An early example

The Internet is full of new analyses in chess opening. Some good, some very good, some strange, some wonderful, and some awful. This game is an early example of good, but not complete.

 

Escalante-“lord_kapatasan”, Game 2
Blitz Game
Yahoo, Mar. 14 2004
1.e4 e5 2.Nf3 Bc5 3.Nxe5 Bxf2+

 

(Anything else loses. Here are some examples.

Pantaleoni-Milicia
corres., Italy, 1980
1.e4 e5 2.Nf3 Bc5 3.Nxe5 Nf6 4.d4 Bb6 5.Nc3 O-O 6.Be3 d5 7.exd5 Nxd5 8.Nxd5 Qxd5 9.Bc4 Qxg2 10.Kd2 Bxd4 11.Bxd4 Nc6 12.Rg1 Qe4 13.Nxc6 g6 14.Qh5 Qxc6 15.Rxg6+ 1-0

Pohl-Andre
corres., 1986
1.e4 e5 2.Nf3 Bc5 3.Nxe5 Nc6 4.Nxc6 dxc6 5.Bd3 Bxf2+ 6.Kxf2 Qd4+ 7.Ke1 Qc4 8.Bxc4 1-0)

 

4.Kxf2 Qh4+

 

[Not 4…Qf6+ 5.Nf3! +- (White is still ahead in material and Black’s attack is at an end.) 5…Nh6!? 6.d4 O-O 7.Nc3 d6 8.Nd5 Qd8 9.Bxh6 gxh6 10.Qd2 Kh8 11.Qxh6 c6 12.Nf6 Qxf6 13.Qxf8+ 1-0, Viatge-Mitchell, Email, IECC, 2000]

 

5.g3 Qxe4

 

(Now Black, with White’s king out outside his protective shell and Black’s queen dominating the center, looks like he is winning. But Black’s queen is vulnerable and it’s White’s turn.) 6.d4 (6.Qe2 also wins, but Black has to get greedy. Here is why it works: 1.e4 e5 2.Nf3 Bc5 3.Nxe5 Bxf2+ 4.Kxf2 Qh4+ 5.g3 Qxe4 6.Qe2 Qxh1 7.Bg2! 1-0, as in Krejcik-Baumgartner, Troppau, 1914. So, is 6.Qe2 or 6.d4 the better move? It turns out there is also theory on 6.Qe2.)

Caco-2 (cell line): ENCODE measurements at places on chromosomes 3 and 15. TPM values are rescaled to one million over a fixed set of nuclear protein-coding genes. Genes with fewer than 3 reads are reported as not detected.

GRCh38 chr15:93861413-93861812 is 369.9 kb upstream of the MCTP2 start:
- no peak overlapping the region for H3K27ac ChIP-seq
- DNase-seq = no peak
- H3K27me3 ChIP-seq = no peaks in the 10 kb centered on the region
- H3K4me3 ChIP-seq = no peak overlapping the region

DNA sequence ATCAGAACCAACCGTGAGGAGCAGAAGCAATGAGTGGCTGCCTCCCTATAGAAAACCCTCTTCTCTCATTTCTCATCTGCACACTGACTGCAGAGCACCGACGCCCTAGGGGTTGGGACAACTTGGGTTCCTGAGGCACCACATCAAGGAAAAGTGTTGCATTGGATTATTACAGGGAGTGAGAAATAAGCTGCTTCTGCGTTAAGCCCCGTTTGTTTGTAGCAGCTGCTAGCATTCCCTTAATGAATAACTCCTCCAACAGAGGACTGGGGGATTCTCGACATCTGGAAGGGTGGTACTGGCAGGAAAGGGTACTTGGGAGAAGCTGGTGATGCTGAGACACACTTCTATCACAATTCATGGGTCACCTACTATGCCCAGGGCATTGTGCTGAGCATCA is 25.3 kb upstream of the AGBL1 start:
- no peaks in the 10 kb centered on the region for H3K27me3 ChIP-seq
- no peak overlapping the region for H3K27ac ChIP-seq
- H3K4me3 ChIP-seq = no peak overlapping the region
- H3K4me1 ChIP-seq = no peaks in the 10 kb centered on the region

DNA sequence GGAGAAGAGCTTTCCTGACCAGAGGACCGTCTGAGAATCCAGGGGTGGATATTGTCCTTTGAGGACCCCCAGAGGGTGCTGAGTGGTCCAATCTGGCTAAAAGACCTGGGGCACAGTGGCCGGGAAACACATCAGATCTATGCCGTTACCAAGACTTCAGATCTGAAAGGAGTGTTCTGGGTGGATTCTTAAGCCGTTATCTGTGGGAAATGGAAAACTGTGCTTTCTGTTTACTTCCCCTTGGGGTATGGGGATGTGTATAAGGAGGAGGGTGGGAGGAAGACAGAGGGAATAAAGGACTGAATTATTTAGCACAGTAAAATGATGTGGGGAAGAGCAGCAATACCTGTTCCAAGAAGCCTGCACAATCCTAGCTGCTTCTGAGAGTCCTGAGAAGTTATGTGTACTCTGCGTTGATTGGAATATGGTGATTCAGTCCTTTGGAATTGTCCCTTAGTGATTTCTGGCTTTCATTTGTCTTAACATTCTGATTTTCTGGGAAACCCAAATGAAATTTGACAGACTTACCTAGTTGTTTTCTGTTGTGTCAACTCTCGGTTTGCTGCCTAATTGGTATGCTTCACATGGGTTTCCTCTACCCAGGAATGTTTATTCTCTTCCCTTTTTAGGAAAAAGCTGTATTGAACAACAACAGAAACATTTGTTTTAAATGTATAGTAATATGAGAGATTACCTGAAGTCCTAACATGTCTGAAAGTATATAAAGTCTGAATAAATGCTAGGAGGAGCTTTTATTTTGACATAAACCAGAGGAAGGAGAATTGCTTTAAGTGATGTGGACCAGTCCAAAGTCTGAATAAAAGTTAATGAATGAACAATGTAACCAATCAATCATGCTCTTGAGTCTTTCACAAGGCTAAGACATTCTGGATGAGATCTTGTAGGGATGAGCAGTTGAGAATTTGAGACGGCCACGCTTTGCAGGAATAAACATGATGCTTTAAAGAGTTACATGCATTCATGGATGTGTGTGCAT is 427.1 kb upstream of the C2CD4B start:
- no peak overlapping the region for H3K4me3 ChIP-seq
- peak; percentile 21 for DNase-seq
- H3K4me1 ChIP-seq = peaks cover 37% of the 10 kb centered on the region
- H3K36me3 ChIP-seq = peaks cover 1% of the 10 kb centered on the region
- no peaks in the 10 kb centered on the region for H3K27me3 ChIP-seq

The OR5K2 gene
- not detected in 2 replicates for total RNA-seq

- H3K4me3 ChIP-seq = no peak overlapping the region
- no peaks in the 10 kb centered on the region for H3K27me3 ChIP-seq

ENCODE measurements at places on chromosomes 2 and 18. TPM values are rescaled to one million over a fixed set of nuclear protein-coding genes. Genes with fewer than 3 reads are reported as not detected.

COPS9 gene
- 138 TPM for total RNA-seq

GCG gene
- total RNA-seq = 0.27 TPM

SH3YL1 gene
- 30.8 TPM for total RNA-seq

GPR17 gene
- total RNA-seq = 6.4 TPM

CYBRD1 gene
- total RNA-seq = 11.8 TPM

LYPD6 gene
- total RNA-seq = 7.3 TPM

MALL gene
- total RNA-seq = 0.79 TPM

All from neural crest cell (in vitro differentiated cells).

6…Qxh1 7.Qe2 Ne7

 

[You’ll see this is game #2 between my opponent and myself. Here is the first game: Escalante-“lord_kapatasan”, Game 1, Blitz Game, Yahoo, Mar. 14 2004, 1.e4 e5 2.Nf3 Bc5 3.Nxe5 Bxf2+ 4.Kxf2 Qh4+ 5.g3 Qxe4 6.d4 Qxh1 7.Qe2 Qxh2+ (This move is reckless. You’ll notice he did make an improvement in game 2.) 8.Bg2 Ne7 9.Ng4 Qxg2+ 10.Kxg2 d5 11.Bf4 c6 12.Bd6 Be6 13.Bxe7 Kxe7 14.Nc3 Nd7 15.Re1 Rae8 16.Ne5 Nf6 17.Na4 Kd6 18.Qe3 h6 19.Qa3+ Kc7 20.Nc5 a6 21.Qa5+ b6 22.Qxa6 bxc5 23.Qa7+ Kd6 24.Qxc5mate 1-0. He’s the one who told me about theory I didn’t know existed. At least he was smart enough NOT to tell me before the games.]

8.Bg2!? Qxc1 9.Nc3! (Apparently this move, and the move that follows, busts this variation – I can’t see a way out for Black) 9…Qxa1 10.Nd5!

2018_10_31

 

10…Na6 11.Nxe7 Kxe7 12.Nc6+ Kf8 13.Qe7+ 1-0

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